Pool 5 will leave the door ajar for Munster if Edinburgh draw or lose against Montpellier as neither side would then be able to better a tally of 21 points, which Munster could surpass with a bonus point win. If Munster and Montpellier were both to finish up on 21 points, then the southern province have an 11-point head-start in points difference which could prove telling.

Ulster

Rory Best speaks to his side Source: Tommy Dickson/INPHO

Now we’re deep into the reeds of ifs and buts. Dan McFarland’s men are still in with a shot of winning Pool 4 if Scarlets can do them a massive favour by beating Racing in Paris. Should Racing claim as much as a losing bonus point (LBP), Ulster would need a winning one.

Failing that, though, a runners-up slot is well within their grasp.

Currently, the northern province are second in the running for the three best runners-up berths in the last eight.

Leading the way are Glasgow (who face already-qualified Saracens next up) on 19 points and on their heels are Toulouse (at home to Bath), 17 points. Basically, it’s bad news for Ulster if these sides manage to bolt to the top of their pool as it will relegate a team with an already higher points tally into their realm.

Head coach McFarland has already said he is going to Leicester targeting a win on Saturday and that would certainly be enough to hold onto a place in the top eight.

Entering the final round with a points difference of only +2, Ulster won’t want to find themselves caught up in a deadlock with any rival, and even an LBP at Welford Road will leave them sweating results elsewhere. Of particular interest will be the decider in Pool 5 between Edinburgh and Montpellier. The Scottish side already have 19 points on the board and a healthy +62 points difference, so if they lose their grasp on top spot then it’s entirely possible that Ulster would be edged out.

If Ulster cannot find a way to win in Leicester, then they must keep fingers crossed that two of Munster, Edinburgh and Bath take a win.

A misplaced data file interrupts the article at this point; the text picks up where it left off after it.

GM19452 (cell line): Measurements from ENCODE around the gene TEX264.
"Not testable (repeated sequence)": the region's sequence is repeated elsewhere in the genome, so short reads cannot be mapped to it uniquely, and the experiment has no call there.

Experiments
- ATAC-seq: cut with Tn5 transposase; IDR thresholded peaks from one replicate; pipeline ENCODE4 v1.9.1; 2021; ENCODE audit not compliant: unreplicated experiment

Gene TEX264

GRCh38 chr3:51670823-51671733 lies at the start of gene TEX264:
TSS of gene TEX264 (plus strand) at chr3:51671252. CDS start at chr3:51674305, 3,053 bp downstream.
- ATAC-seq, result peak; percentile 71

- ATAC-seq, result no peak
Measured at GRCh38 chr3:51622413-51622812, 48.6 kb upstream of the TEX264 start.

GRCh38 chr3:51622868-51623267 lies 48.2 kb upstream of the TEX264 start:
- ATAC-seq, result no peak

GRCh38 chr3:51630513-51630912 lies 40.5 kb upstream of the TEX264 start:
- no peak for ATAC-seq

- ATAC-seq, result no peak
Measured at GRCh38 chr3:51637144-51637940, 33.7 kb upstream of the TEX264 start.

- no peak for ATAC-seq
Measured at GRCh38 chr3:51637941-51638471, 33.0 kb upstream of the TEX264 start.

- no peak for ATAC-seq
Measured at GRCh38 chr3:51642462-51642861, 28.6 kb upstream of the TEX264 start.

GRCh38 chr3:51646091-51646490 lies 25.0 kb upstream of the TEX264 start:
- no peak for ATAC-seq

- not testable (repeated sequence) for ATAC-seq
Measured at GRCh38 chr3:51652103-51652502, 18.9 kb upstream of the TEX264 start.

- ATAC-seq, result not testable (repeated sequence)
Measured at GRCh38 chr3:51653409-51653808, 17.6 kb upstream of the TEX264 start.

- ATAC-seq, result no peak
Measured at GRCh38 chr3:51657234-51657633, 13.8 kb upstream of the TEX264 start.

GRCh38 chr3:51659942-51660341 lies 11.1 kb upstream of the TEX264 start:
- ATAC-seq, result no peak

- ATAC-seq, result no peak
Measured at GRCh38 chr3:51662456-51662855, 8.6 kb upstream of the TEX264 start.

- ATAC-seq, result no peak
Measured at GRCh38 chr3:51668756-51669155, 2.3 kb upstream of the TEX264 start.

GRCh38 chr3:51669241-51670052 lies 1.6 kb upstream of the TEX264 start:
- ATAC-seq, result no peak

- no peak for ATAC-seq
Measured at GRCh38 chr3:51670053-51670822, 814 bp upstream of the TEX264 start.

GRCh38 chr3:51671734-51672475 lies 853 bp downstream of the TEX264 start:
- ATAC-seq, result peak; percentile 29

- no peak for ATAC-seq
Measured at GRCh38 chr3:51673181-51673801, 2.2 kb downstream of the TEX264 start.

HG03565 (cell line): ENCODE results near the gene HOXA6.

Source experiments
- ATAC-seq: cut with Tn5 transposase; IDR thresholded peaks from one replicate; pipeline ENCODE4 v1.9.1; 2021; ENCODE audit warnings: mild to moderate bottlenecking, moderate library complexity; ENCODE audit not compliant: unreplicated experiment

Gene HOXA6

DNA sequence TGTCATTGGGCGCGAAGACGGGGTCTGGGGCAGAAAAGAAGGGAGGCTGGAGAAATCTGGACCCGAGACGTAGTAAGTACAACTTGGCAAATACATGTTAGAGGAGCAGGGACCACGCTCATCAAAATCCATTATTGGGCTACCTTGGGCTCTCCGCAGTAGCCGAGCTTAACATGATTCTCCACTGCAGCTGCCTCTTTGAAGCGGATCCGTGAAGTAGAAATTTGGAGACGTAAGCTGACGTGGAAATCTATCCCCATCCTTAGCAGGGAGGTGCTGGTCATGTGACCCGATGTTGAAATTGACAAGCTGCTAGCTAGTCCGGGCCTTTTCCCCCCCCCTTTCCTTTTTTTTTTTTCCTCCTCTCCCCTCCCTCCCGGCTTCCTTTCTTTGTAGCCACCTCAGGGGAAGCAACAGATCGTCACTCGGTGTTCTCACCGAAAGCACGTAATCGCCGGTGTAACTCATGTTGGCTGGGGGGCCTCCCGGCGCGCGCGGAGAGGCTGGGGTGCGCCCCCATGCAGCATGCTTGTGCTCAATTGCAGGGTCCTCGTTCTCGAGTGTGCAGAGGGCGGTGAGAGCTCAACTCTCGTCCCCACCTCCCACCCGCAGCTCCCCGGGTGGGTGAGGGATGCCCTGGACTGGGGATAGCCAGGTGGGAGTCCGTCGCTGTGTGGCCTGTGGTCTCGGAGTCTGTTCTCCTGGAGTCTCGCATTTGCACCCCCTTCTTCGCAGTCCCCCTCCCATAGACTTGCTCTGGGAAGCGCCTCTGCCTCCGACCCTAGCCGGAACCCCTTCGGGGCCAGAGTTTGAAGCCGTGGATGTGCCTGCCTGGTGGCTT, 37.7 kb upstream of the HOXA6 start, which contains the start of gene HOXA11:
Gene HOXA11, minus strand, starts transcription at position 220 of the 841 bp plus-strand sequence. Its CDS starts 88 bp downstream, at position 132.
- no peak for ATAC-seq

Potential Heineken Champions Cup quarter-finals:

  • Saracens (1) v Glasgow Warriors (8)
  • Racing 92 (2) v Toulouse (7)
  • Leinster (3) v Ulster (6)
  • Edinburgh (4) v Munster (5)

And in the Challenge Cup…

Connacht 

Connacht remain second in their Challenge Cup pool despite being level on 17 points with leaders Sale Sharks (due to the English side’s better head-to-head performance).

Andy Friend Source: Bryan Keane/INPHO

Andy Friend’s side will secure top spot in the pool if they can outperform the Sharks in round 6 (i.e. win with a bonus point and Sale win without one, or win while Sale fail to win).

Failing that, it’s a runners-up berth and an away quarter-final for them to target. We will work on an assumption that Bristol Bears will beat Enisei STM at home with a bonus, but Connacht will remain on course for the quarters as long as they match or better Benetton’s (who are away to Grenoble) result. A loss without a bonus point could also leave them open to an unlikely surge from Ospreys.

Potential Challenge Cup quarter-finals:

  • Clermont Auvergne (1) v Connacht (8)
  • La Rochelle (2) v Northampton (7)
  • Sale Sharks (3) v Bristol (6)
  • Harlequins (4) v Worcester (5)

Subscribe to our new podcast, Heineken Rugby Weekly on The42, here:

  • Share on Facebook
  • Email this article
  •  

About the author:

Sean Farrell

Read next:

COMMENTS (7)

This is YOUR comments community. Stay civil, stay constructive, stay on topic. Please familiarise yourself with our comments policy here before taking part.
write a comment

    Leave a commentcancel